L.A. OKs First Steps Toward NFL Stadium That Could Be Used To Lure Raiders
LOS ANGELES (CBS / AP) ― Los Angeles City Council members cast their first ballots on a proposal to build a downtown pro football stadium Wednesday when they voted to form a working group to engage the developer backing the plan and to accept $250,000 from the company for an independent financial account of the potential deal.
The NFL hasn’t had a team in Los Angeles since the Raiders and Rams left in 1995. The Oakland Raiders have long been rumored, along with the San Diego Chargers, as possible teams to move to a new L.A. area stadium.
Most L.A. council members voiced support for entertainment company AEG’s stadium plan and its potential to deliver needed jobs to the community while returning an NFL team to the city for the first time in some 15 years.
But they said the proposal requires close scrutiny because the 64,000-seat venue will be nestled in the publicly owned convention center campus and would require the city to take on $350 million in debt, which AEG has vowed to service.
“We are not approving a deal here today,” Council President Eric Garcetti said of the actions taken a day after AEG staged a lavish promotional event aimed at selling the $1 billion stadium proposal to city residents and leaders. “We are being aggressive about making sure we get people back to work and we are being aggressive about protecting the taxpayer today.”
Councilman Paul Krekorian, the only member to oppose the two motions, said AEG has not provided sufficient details about its proposal to justify moving so quickly and that the city risked devoting time and resources that would be better put to other uses.
“We’re sitting here having a dialogue about how best to negotiate with this developer, when we don’t even have a proposal before us,” Krekorian said.
The councilman joined other members voting unanimously on a third stadium related-motion, which instructed city staff to look into what effect the AEG proposal would have on existing plans to privatize the contention center’s operations.
The stadium proposal also came up Wednesday at a Sacramento statehouse news conference following a meeting of Democratic lawmakers about green jobs.
Senate President Pro Tem Darrell Steinberg and Assembly Speaker John Perez said in response to a reporter’s question that they were against legislation that would give the stadium protection from lawsuits filed over its environmental impacts.
AEG President and CEO Tim Leiweke has said he would seek an exemption from state environmental quality regulations in order to protect the company from legal challenges aimed at stopping the stadium project.
State legislators granted an exemption in October 2009 to backers of a rival stadium proposal east of Los Angeles that nullified a lawsuit.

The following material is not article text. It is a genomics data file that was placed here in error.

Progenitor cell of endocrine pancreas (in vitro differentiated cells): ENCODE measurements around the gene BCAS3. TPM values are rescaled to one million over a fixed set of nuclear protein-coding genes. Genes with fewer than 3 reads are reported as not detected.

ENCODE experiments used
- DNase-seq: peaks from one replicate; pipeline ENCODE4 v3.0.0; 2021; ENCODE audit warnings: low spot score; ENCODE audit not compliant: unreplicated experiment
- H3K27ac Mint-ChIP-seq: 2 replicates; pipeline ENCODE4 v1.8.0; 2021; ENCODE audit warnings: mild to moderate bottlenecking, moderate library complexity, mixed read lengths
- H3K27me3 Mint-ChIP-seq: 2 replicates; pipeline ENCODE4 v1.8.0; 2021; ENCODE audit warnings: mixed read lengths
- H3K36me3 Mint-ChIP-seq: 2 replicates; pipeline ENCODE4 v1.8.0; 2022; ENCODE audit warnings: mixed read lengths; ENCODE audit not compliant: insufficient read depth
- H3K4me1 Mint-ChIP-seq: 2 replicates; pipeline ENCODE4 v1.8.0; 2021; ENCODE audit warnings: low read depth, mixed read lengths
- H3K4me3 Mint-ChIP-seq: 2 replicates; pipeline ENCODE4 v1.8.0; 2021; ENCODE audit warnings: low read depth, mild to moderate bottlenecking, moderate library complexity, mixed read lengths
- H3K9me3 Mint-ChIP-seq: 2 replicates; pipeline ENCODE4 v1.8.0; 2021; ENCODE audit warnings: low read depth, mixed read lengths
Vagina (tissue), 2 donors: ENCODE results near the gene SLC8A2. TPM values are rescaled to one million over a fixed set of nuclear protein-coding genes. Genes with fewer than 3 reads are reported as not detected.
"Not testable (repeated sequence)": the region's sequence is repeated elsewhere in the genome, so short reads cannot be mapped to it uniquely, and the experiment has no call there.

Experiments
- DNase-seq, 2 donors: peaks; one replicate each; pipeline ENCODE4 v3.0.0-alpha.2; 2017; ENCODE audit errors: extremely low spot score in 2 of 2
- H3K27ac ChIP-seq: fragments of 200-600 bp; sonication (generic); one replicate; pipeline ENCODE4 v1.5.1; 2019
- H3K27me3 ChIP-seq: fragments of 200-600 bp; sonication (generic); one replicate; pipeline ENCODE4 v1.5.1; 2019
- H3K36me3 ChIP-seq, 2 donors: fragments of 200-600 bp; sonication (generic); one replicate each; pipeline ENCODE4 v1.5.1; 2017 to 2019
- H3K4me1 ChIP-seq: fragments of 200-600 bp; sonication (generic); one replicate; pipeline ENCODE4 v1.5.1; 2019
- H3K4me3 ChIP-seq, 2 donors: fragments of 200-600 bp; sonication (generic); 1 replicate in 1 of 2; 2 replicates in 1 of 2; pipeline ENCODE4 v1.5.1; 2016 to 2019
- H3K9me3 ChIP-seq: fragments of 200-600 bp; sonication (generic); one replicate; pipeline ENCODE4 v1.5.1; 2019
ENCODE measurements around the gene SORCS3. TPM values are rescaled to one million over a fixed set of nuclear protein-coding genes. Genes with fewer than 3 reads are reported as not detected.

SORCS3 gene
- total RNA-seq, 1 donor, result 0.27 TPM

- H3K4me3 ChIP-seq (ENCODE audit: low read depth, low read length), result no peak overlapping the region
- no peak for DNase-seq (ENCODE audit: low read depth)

Steinberg and Perez said that they supported making the state’s environmental review process less cumbersome but were opposed to legislation that granted exemptions to specific projects.
“It can’t be a one-off solution. It has to be focused on making reforms that don’t undermine any of the standards in place,” said Perez, who stressed that he did like the idea of having an NFL stadium downtown, which is part of his district.
AEG spokesman Michael Roth said that the company has not asked for the exemption and that it would complete its environmental review, as mandated by California law.
“We would hope that the process can proceed as it should and those that have agendas that are contrary to the people of Los Angeles will not be given a platform,” said Roth in a statement that also praised the Los Angeles City Council for supporting the stadium-related motions.
Among the council members whose support for the proposal was tinged with skepticism was Paul Koretz, who voiced concerns about the $350 million in bonds AEG needs the city to issue to relocate a huge convention center structure where the stadium would be built.
Leiweke has vowed that new revenue from the site would service debt from those bonds and that the company would pay any possible shortfalls, but Koretz said the city’s perilous budget situation made it a dangerous time to take on new financial risks.
“We’re at a point where some people are talking about bankruptcy,” he said. “If we did this deal and we did it wrong, I think that could actually be what pushes us over and sends us in that direction.”
Natalie Brill, the city’s debt management chief, said in an interview that AEG had not revealed enough details about its plan for the city to be able to calculate whether the additional indebtedness would increase its overall borrowing costs or constrain the amount of debt it can take on for other projects.
Cities traditionally use bond financing to pay for public facilities such as police stations, libraries and schools.
Renata Simril, who was deputy mayor for economic development under previous Los Angeles Mayor James Hahn and now gives public agencies investment advice for real estate firm Jones Lang LaSalle, said the city would have to consider such needs when it decides whether to go forward with the AEG deal.
“The city has to weigh its debt capacity against other potential bond financings they need to issue to deal with normal businesses and services,” she said. “The balance is going to be against the economic potential that this project provides.”
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